This week’s Hill-Burton hospital, located over in the tiny county seat of DeKalb, had this eye-catching rendering in New Hospitals and Health Departments for Mississippi, which was published by the Mississippi Commission on Hospital Care around 1950. As you may remember, the Hill-Burton Act set up a funding mechanism for states to build public hospitals and health clinics, and by the end of the first five years of the program, Mississippi was a leader in getting these built.
I went in search of the Kemper County Hospital online, since I haven’t been to DeKalb in a while, and I found a brief record in the MDAH Historic Resources Database that didn’t have much text but did give us a map location and some fairly recent pictures (complete with a Christmassy bear theme since they were taken in December). The pictures show the building has had a few changes (or maybe a few items shown in the rendering didn’t get built exactly that way), but overall, this is still a cool modernist building. The raised clerestory or lightwell represented in that higher section of roof near the entrance appears to be covered up, which I suspect came about because it leaked, but it’s still there if someone wanted to let a little light back in.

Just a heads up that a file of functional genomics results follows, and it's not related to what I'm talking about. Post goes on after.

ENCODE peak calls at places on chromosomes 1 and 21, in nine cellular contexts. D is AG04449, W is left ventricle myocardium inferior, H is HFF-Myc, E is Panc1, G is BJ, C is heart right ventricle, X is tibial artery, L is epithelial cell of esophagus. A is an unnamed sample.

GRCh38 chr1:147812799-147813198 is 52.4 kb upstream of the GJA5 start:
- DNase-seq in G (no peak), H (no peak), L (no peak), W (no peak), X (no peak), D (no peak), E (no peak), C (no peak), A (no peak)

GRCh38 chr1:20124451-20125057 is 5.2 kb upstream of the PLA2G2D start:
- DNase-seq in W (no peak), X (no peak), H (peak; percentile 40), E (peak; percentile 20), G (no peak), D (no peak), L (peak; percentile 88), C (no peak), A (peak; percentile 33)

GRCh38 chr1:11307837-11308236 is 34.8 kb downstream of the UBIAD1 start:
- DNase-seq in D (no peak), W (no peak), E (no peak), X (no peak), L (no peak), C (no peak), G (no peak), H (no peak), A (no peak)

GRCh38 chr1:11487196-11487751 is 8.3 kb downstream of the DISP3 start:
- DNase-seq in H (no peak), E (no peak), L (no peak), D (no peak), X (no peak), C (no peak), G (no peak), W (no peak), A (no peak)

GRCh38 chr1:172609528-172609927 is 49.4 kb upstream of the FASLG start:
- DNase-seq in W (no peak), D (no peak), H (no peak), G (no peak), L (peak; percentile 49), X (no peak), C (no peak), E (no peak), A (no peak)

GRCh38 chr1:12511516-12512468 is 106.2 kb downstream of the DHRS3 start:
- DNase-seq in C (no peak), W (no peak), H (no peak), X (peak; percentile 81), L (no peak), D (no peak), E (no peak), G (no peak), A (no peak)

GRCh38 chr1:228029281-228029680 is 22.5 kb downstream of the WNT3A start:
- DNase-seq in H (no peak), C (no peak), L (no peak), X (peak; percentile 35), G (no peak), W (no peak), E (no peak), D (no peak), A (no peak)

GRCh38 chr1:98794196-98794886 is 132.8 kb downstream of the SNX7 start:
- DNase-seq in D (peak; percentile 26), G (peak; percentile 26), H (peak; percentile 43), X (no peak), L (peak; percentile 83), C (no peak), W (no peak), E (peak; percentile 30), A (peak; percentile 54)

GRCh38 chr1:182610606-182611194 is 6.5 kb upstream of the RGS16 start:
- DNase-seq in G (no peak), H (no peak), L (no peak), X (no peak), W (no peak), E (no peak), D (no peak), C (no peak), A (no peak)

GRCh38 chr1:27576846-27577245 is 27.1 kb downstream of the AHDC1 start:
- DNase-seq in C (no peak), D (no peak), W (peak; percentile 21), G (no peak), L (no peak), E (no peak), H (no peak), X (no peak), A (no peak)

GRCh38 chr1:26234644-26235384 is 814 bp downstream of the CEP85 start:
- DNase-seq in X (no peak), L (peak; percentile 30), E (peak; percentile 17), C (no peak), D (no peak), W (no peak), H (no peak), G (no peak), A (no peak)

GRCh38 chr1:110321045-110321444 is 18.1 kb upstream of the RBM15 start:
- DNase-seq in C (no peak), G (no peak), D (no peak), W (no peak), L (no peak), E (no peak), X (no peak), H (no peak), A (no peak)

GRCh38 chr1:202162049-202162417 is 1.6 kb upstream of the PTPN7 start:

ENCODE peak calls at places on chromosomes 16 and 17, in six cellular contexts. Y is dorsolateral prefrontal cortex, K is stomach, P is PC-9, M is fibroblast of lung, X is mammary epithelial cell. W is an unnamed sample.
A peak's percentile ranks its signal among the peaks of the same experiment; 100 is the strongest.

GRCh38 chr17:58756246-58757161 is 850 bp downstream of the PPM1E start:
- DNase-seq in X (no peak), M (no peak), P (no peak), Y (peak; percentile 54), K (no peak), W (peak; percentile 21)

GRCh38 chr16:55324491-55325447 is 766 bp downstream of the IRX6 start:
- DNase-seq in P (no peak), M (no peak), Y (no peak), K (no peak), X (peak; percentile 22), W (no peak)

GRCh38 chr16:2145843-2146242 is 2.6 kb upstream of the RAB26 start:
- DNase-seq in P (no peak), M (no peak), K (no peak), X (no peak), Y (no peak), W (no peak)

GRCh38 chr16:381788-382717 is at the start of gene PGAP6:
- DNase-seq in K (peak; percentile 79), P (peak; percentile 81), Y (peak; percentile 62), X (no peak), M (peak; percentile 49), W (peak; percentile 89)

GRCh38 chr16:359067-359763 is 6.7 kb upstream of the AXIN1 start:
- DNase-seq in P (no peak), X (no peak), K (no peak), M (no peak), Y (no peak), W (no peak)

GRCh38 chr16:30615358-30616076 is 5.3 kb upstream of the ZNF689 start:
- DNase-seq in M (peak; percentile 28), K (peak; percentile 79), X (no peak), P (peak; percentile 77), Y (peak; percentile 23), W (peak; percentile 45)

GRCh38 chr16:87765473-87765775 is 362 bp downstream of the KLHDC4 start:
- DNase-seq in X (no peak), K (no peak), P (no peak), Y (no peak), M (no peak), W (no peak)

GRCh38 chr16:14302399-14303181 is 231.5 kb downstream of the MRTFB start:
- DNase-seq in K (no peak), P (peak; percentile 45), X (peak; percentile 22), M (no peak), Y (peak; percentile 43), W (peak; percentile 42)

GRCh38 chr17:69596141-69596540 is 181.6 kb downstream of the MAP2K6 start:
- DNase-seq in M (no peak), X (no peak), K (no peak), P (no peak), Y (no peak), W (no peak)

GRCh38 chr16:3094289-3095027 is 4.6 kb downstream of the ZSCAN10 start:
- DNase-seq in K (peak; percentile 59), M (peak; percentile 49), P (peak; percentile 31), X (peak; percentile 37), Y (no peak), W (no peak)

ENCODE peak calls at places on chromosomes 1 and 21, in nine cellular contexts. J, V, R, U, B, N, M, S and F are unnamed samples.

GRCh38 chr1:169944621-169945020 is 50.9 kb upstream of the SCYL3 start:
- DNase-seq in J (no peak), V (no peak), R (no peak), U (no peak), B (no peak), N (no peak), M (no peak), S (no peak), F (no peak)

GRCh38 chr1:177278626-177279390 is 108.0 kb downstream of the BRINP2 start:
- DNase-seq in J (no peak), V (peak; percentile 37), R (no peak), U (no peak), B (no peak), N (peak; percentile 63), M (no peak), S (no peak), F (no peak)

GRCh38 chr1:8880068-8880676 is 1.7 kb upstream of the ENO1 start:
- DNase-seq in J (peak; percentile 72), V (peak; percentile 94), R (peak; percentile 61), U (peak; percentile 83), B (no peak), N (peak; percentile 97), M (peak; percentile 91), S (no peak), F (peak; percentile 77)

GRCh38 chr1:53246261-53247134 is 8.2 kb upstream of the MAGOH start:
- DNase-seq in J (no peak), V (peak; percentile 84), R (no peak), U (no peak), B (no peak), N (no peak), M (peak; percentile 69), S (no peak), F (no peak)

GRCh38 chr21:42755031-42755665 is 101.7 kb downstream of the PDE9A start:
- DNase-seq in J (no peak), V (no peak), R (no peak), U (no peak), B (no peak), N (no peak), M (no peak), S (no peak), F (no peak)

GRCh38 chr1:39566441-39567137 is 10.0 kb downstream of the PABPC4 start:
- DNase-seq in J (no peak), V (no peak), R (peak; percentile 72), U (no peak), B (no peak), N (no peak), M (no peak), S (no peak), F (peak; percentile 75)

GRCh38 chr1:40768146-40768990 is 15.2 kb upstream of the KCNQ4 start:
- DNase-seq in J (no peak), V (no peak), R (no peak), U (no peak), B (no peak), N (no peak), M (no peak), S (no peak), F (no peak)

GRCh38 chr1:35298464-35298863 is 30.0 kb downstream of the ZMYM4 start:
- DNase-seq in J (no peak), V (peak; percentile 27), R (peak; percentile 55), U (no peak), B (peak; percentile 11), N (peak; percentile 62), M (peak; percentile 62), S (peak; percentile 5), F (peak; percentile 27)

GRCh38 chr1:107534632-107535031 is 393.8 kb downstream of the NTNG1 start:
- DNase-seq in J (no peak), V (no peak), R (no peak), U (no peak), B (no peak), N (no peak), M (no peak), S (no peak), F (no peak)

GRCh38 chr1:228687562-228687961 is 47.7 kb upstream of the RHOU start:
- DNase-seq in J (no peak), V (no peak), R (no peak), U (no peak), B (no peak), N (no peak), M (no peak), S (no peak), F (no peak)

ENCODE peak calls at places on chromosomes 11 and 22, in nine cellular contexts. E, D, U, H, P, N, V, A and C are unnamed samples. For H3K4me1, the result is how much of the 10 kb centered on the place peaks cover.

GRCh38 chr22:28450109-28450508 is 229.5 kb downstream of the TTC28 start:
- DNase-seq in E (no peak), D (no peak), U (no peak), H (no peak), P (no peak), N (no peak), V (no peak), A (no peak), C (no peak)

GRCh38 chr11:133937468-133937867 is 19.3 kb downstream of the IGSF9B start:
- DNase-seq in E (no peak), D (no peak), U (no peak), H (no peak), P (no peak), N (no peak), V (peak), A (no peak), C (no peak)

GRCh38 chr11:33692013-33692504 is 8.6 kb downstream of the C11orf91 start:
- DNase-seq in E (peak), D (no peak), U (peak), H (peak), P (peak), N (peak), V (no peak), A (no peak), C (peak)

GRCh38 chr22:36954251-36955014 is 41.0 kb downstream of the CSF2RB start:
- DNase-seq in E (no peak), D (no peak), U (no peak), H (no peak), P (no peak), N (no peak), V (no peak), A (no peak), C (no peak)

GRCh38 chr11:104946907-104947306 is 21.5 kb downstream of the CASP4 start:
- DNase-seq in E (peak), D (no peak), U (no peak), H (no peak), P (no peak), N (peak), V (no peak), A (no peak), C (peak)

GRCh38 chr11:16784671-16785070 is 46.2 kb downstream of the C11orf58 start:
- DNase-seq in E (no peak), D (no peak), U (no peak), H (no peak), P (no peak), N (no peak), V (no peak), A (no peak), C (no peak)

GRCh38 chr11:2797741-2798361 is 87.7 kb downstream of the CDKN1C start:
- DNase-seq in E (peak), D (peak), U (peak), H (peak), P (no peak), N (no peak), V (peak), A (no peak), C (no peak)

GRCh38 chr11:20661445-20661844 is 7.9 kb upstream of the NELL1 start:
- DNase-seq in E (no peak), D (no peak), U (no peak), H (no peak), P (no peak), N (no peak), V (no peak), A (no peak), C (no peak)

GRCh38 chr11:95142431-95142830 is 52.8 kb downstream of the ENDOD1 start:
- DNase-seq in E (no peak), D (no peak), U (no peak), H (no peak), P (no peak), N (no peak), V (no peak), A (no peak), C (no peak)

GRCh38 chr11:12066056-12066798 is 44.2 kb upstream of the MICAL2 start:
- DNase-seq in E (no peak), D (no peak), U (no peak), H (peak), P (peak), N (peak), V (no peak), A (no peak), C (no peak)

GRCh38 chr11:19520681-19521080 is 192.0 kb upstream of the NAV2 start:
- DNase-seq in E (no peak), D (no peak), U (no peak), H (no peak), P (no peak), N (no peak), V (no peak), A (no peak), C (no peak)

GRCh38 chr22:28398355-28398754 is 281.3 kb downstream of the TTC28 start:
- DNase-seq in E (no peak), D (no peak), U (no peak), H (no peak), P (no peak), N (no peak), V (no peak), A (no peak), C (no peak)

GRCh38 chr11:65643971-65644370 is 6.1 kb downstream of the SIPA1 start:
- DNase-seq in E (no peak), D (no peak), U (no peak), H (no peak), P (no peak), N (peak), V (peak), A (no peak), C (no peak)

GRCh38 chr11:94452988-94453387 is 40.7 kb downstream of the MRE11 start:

Although a newer hospital has been built up the road a ways, the old county hospital still appears to be in use as some sort of medical facility and shares its lot with the local department of human services.
More Hill-Burton and other medical wonders . . .
Categories: Architectural Research, Hospitals/Medical, Modernism
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